The Coalition to Save Jackson Forest, includes forestry experts, attorneys, activists and Mendocino County residents long involved in advocacy for preservation of the values of Jackson Forest —including protection of sites sacred to local tribes and mature redwood forest habitat, an important counter to the climate crisis in its carbon sequestration and storage capacity.

“The immediate concern is that CalFire is going forward with creating a new management plan without any intention to conduct environmental review of the new management plan, effectively limiting tribal and public participation and oversight of how Jackson Forest will be managed into the future,” said Matt Simmons, staff attorney for E.P.I.C. “The California Environmental Quality Act (CEQA) is the foundational tool for protecting the environment when projects such as development, resource extraction, or changed forest management are proposed. CEQA defines a “project” as ‘an activity which may cause either a direct physical change in the environment, or a reasonably foreseeable indirect physical change in the environment…’ (Pub. Rec Code § 21065), so by skipping environmental review, CALFIRE is saying that their new management plan won’t change, or improve, the physical environment in JDSF.”

Additional concerns raised by members of the public include CalFire delegating tribal government to government consultation to a consultant hired by the State, the lack of tribal participation and leadership in the new management plan process, the fear that the process will be directed by Sacramento and not locals, and the fact that CalFire has restarted the process of approving logging projects.

CalFire’s proposal to launch an update of the Management Plan was initially met with support from the Coalition and the public, as the current plan is outdated. The current MP does not take into account the interest of the indigenous people whose ancestral homeland includes this forest, nor does it adequately consider sacred sites, nor make provision for the crucial role the forest’s redwoods play in mitigating the climate crisis. The current management prioritizes and indeed, mandates commercial timber harvest.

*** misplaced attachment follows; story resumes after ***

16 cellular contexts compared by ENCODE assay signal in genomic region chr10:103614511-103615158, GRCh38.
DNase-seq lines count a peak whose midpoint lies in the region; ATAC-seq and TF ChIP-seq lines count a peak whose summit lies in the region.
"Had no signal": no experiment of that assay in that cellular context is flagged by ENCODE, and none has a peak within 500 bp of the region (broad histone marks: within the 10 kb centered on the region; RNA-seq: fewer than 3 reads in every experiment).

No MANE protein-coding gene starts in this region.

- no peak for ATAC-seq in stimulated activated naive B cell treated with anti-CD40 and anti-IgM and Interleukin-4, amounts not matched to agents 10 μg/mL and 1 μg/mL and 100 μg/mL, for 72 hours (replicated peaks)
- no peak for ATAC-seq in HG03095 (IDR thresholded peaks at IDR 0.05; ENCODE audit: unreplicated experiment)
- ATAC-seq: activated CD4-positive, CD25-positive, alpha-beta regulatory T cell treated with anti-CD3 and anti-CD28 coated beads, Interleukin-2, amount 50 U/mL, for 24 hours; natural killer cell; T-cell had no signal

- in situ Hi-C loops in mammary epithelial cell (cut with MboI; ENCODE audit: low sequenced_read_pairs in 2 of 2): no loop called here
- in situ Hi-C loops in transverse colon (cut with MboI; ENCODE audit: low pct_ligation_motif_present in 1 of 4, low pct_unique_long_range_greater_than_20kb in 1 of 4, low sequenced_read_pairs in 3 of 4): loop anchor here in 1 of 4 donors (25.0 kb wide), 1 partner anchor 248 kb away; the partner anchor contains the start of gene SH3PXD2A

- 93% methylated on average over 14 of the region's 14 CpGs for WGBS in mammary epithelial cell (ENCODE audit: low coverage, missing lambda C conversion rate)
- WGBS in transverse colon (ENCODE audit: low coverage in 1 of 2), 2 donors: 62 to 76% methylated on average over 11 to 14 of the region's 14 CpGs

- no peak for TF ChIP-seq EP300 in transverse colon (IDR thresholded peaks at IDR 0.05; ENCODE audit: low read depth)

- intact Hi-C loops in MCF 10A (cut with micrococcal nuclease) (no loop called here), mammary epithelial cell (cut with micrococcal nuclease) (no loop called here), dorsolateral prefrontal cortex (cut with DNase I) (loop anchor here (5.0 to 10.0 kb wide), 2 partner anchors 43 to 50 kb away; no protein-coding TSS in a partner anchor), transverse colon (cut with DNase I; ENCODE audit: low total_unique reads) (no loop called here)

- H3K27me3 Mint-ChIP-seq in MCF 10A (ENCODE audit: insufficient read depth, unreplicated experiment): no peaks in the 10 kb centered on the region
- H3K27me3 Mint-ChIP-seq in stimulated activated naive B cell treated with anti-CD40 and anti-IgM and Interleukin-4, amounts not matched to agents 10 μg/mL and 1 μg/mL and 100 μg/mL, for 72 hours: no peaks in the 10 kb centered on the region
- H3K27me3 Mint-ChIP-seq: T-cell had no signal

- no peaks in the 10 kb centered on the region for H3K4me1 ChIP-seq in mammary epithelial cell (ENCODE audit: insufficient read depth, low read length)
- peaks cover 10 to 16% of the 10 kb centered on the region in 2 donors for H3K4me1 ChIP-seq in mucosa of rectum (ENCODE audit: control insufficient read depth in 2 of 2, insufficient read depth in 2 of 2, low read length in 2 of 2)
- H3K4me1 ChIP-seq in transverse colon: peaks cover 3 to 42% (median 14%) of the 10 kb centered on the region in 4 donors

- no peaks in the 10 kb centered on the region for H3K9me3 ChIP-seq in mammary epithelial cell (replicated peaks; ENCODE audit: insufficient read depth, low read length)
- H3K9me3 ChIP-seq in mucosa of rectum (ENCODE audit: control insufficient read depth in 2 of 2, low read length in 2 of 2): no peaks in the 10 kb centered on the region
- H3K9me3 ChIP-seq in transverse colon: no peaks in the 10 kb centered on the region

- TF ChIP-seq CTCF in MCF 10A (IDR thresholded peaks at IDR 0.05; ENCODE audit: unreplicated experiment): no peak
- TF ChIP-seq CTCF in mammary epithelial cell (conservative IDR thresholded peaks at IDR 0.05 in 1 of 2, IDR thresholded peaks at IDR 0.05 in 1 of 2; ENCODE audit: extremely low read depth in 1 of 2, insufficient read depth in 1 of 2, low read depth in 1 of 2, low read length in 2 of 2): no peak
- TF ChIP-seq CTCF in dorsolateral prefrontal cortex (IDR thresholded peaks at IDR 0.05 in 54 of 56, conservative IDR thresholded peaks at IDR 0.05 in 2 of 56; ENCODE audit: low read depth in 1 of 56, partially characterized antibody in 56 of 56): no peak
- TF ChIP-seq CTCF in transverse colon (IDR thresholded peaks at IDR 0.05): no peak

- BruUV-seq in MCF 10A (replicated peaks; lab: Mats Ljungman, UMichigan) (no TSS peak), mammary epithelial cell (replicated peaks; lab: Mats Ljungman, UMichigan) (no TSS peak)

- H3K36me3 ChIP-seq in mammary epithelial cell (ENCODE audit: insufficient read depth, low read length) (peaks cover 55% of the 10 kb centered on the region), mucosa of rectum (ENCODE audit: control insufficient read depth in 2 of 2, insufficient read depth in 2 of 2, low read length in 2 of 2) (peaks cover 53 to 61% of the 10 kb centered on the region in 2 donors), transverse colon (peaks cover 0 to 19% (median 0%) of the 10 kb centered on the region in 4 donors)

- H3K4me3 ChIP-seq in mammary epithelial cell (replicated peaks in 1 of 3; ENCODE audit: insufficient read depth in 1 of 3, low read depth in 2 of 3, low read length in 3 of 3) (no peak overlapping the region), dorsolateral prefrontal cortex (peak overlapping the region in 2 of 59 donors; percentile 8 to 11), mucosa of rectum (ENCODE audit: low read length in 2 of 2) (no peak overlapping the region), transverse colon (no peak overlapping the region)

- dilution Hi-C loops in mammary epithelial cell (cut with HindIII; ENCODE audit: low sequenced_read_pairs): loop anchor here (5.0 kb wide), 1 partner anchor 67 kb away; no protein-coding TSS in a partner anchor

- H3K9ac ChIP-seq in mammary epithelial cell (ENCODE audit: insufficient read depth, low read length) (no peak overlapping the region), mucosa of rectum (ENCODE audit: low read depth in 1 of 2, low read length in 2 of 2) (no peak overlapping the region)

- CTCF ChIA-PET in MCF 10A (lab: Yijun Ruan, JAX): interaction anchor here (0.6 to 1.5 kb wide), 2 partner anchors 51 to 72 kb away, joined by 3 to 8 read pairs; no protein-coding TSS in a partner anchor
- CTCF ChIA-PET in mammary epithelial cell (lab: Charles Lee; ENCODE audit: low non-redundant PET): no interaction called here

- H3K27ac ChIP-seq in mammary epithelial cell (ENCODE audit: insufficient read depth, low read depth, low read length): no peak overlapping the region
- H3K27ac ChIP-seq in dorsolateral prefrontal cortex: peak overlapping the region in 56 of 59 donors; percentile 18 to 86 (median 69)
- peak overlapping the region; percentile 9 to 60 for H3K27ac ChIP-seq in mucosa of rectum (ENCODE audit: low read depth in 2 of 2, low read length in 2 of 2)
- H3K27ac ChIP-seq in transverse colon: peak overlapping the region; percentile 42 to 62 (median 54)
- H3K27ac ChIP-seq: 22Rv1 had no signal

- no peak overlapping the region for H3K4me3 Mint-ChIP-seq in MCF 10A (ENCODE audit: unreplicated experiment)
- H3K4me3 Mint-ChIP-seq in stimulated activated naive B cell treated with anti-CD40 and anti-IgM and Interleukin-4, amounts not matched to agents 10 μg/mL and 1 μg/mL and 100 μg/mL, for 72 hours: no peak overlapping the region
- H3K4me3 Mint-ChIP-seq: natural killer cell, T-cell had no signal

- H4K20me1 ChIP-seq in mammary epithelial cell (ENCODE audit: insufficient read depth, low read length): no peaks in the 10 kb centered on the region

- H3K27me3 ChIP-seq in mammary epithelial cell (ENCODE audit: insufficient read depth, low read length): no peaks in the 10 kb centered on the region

* Background on tribal involvement:

In 2019 Governor Newsom signed executive order N-15-19 which apologizes for the State’s historically sanctioned depredations and prejudicial policies against California Native Americans, reaffirming and incorporating by reference the principles of government-to-government engagement outlined in Executive Order B-10-11 and establishing a Truth and Healing Council. Executive Order B-10- 11 (Governor Brown, 2011) states that “Every state agency and department shall encourage communication and consultation with California Indian Tribes”.

In a further Statement of Administration Policy (2020), the Governor states that “… it is the policy of this administration to encourage every State agency, department, board and commission… subject to my executive control to seek opportunities to support California tribes’ co-management of and access to natural lands1 that are within a California tribe’s ancestral land and under the ownership or control of the State of California.” The Policy further states that “any action taken in accordance with this Policy shall: (i) comply with all applicable laws and regulations…”

Additionally Executive Order N-82-20, acknowledges that “since time immemorial, California Native Americans have stewarded, managed and lived interdependently with the lands that now make up the State of California.”

1 PRC § 9001.5(d)(2) Defines “Natural Lands” as “lands consisting of forests, grasslands, deserts, freshwater and riparian systems, wetlands, coastal and estuarine areas, watersheds, wildlands, or wildlife habitat, or lands used for recreational purposes such as parks, urban and community forests, trails, greenbelts, and other similar open- space land…” PRC 9001.5(d)(1) Defines “Working Lands” as “lands used for farming, grazing, or the production of forest products.” For purposes of this report, we assume JDSF contains both types of land.